“It feels amazing to be back in the theater, and amazing to be back at work,” says Cumberland native Kevin Patrick Martin, who comes home in the role of Hank Majewski when the national tour of Jersey Boys stops at PPAC on June 2 and 3.
The Rhode Island College grad, who has worked professionally in over 40 regional productions, joined the tour in 2017, logging over 700 performances of the hit show. But he almost left acting just before he landed the Jersey Boys gig.
“I felt like I had plateaued,” he says. “I was considering a career change.” An avid baker, he was ready to hit submit on an application to Johnson & Wales University’s culinary program when his agent called him about the audition. “Jersey Boys had been a dream of mine, but I was in a place where I felt that if I didn’t get it, my life would go on.” He credits that attitude to helping him nail the part.
Martin concedes that “touring is not for everybody. You get used to hotel life and you figure out ways to find comforts of home.” Keeping the show fresh is a whole other matter. Part of that “is playing to different audiences every night. There are backstage changes. Different parts of the country respond differently to the material.”
When Jersey Boys rolled through Providence three years ago, Martin was in tow. “That was incredible,” he says of the engagement, crediting his experience partly to a host of supporters in the audience cheering him on. “The RI theater community is so small, to feel their support was amazing.” On a bigger level, he says Rhode Islanders connect with the story. “These are blue collar guys who found great success.” That resonates with Rhode Island’s working class roots.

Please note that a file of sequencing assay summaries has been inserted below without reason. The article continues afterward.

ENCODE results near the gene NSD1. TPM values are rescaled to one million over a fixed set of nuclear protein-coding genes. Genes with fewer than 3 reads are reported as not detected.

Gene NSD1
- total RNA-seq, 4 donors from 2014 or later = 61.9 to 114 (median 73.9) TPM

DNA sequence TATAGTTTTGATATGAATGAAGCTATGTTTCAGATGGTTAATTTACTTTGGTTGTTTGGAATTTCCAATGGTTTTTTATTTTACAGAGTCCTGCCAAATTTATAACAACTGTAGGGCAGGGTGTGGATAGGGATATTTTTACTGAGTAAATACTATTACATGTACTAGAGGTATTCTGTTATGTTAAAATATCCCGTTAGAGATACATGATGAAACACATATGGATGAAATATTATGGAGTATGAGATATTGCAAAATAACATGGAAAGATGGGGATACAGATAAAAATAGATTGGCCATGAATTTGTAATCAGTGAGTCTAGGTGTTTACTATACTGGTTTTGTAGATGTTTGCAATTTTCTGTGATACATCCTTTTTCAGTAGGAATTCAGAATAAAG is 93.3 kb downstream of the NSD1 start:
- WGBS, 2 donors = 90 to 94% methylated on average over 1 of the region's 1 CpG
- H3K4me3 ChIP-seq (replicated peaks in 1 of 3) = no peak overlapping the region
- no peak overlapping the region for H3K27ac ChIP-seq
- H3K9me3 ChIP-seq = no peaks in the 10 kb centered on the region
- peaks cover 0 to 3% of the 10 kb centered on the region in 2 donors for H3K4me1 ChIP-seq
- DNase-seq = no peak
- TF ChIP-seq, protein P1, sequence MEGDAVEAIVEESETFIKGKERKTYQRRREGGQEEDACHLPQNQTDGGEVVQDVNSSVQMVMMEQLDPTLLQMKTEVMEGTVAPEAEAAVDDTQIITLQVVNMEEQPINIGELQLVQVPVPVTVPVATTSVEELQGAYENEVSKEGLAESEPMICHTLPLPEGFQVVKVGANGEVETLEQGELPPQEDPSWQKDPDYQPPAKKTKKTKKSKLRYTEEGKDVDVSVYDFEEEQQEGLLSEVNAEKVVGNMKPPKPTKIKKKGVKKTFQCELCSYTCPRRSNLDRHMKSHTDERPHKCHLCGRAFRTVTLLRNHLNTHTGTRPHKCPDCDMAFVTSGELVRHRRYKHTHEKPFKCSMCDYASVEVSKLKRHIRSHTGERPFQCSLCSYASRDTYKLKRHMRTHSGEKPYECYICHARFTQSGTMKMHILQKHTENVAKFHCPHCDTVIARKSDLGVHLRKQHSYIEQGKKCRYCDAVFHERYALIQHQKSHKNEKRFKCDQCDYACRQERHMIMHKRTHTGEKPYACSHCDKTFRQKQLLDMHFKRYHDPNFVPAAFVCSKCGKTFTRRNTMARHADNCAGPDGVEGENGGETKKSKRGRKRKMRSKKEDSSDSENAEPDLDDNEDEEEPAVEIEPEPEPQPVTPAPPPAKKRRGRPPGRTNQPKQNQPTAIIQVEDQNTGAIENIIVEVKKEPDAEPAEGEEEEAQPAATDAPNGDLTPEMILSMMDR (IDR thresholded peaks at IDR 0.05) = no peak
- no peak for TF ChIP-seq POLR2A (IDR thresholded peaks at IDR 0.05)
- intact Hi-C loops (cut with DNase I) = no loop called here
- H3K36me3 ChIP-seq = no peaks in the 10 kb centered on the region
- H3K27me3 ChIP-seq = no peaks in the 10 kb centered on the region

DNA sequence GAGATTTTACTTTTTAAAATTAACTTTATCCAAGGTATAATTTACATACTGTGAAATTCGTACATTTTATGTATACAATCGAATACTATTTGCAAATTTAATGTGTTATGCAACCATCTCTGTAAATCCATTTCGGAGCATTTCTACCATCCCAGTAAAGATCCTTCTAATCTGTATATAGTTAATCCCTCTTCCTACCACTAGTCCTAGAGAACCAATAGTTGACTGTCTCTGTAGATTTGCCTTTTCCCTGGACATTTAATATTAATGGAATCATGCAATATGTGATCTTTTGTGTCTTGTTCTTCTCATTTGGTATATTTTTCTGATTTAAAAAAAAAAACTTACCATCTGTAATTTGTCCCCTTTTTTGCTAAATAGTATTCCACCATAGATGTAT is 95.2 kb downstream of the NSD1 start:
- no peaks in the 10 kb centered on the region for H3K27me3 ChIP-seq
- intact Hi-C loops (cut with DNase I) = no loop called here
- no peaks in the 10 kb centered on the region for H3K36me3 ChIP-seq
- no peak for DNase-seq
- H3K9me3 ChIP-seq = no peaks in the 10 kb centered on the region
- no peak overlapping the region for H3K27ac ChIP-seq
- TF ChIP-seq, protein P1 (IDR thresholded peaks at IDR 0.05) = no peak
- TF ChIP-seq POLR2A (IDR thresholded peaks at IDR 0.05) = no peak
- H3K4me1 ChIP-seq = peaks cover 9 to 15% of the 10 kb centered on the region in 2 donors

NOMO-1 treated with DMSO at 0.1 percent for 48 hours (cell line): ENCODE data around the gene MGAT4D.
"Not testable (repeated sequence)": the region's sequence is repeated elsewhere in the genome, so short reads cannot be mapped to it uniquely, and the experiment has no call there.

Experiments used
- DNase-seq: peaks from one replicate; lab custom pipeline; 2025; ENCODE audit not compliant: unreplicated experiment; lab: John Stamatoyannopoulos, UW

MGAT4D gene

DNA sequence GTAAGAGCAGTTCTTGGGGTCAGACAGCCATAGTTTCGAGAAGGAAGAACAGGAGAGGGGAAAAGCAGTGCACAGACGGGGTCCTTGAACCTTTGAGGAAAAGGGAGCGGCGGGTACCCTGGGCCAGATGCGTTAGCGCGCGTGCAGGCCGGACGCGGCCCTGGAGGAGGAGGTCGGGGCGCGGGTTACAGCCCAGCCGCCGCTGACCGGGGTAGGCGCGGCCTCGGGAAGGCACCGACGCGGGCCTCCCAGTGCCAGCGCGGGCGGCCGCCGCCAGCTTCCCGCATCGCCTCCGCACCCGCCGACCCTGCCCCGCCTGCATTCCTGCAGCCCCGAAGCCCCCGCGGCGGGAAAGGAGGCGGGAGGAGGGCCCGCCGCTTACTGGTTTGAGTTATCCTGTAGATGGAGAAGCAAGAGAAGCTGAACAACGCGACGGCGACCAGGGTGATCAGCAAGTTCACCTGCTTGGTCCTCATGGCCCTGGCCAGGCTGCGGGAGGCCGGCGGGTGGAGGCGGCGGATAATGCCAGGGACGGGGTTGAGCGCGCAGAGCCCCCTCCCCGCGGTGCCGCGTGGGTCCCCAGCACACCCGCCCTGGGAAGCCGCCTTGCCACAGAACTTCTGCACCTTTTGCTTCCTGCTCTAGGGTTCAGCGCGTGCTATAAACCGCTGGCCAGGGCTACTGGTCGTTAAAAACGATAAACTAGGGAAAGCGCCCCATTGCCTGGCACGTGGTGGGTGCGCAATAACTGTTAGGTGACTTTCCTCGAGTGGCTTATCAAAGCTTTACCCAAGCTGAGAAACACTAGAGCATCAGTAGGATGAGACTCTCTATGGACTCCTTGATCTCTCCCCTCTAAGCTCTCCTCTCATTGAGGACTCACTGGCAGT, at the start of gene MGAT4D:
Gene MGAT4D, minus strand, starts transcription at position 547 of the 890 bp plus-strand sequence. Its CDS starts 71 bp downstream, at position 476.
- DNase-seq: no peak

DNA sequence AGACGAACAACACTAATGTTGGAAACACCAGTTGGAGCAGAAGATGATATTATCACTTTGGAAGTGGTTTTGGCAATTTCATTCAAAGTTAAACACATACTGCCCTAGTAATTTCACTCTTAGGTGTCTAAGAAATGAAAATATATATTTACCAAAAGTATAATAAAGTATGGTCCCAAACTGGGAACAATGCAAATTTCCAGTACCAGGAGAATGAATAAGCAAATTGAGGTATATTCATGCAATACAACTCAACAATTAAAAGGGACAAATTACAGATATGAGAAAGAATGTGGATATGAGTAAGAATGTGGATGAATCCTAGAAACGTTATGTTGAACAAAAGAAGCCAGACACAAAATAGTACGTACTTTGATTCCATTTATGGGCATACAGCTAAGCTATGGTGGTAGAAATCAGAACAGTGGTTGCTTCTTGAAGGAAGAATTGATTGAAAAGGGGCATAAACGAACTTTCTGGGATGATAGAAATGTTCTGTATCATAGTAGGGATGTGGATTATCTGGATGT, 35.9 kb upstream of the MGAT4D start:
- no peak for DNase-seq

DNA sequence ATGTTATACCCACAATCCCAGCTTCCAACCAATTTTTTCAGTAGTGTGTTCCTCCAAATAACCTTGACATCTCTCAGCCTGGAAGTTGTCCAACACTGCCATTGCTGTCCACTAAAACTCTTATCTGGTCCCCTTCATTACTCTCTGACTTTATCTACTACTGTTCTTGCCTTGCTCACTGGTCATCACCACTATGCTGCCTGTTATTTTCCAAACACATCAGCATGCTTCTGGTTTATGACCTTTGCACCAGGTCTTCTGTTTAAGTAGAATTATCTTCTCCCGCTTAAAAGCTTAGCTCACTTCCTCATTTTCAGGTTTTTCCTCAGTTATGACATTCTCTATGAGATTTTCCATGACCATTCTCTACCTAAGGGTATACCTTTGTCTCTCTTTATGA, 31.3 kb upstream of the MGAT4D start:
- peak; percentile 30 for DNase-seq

Martin moved to New York City in January of 2012 to pursue his career. While he had his apartment for nine years, he lived in it less than half that time. “When you move to New York, you get jobs that take you out of New York,” he says.
That, along with his fiance – who lives in Rhode Island and is a dancer with Festival Ballet Providence – prompted a move back home. They met in 2016, ironically after Martin settled in New York, but a fortunate string of jobs kept him in the area for several months at the start of their relationship. Now, they live in an apartment just over the river in East Providence.
“Alex [his fiance] knew this was my dream job. He was very supportive,” he says of the gig that keeps him on the road nine months of the year (pandemic aside).
His decision to return to the Ocean State was cemented by seeing the burgeoning careers of actor-friends based here, like Rebecca Gibel and Charlie Thurston. Both carved out space on Rhode Island’s stages and in southern New England’s growing film and TV industry. “That was encouraging.”
NYC’s gig worker culture makes it easy for an actor to uproot from their job for six weeks to do a show. He was concerned about finding that flexibility in Rhode Island. But picking up work at Robin Hollow Farm in Saunderstown during his off time fits in nicely with his itinerant actor’s life.
Martin looks forward to introducing his Jersey Boys castmates to the wonders of Providence, especially the food scene, calling out KNEAD Doughnuts and Pastiche Fine Desserts (“can you tell I have a sweet tooth?”) in particular. A vegetarian, his recommendations also include Plant City and Garden Grille.
“Being on the road and spending so much time away in New York, it’s made me realize how much I love Rhode Island,” he says. “There’s always something special to return to in our fun little state.”
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